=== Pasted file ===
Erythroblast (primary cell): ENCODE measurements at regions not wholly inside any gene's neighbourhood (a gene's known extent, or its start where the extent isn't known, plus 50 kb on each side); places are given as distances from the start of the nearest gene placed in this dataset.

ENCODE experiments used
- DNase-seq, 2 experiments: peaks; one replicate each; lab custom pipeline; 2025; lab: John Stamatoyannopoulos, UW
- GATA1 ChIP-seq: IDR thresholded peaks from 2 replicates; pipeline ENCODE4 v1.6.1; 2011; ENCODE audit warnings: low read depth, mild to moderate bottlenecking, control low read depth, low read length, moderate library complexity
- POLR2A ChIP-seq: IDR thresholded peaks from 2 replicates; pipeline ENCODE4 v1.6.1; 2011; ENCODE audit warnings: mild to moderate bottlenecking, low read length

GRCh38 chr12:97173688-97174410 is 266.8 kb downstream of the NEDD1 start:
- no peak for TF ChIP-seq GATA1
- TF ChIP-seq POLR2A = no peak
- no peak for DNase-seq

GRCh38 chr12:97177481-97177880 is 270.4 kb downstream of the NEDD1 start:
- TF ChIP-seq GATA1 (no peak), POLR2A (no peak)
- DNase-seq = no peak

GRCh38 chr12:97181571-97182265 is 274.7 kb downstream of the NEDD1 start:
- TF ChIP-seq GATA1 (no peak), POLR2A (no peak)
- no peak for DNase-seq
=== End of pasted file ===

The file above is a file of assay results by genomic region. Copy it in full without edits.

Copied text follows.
Erythroblast (primary cell): ENCODE measurements at regions not wholly inside any gene's neighbourhood (a gene's known extent, or its start where the extent isn't known, plus 50 kb on each side); places are given as distances from the start of the nearest gene placed in this dataset.

ENCODE experiments used
- DNase-seq, 2 experiments: peaks; one replicate each; lab custom pipeline; 2025; lab: John Stamatoyannopoulos, UW
- GATA1 ChIP-seq: IDR thresholded peaks from 2 replicates; pipeline ENCODE4 v1.6.1; 2011; ENCODE audit warnings: low read depth, mild to moderate bottlenecking, control low read depth, low read length, moderate library complexity
- POLR2A ChIP-seq: IDR thresholded peaks from 2 replicates; pipeline ENCODE4 v1.6.1; 2011; ENCODE audit warnings: mild to moderate bottlenecking, low read length

GRCh38 chr12:97173688-97174410 is 266.8 kb downstream of the NEDD1 start:
- no peak for TF ChIP-seq GATA1
- TF ChIP-seq POLR2A = no peak
- no peak for DNase-seq

GRCh38 chr12:97177481-97177880 is 270.4 kb downstream of the NEDD1 start:
- TF ChIP-seq GATA1 (no peak), POLR2A (no peak)
- DNase-seq = no peak

GRCh38 chr12:97181571-97182265 is 274.7 kb downstream of the NEDD1 start:
- TF ChIP-seq GATA1 (no peak), POLR2A (no peak)
- no peak for DNase-seq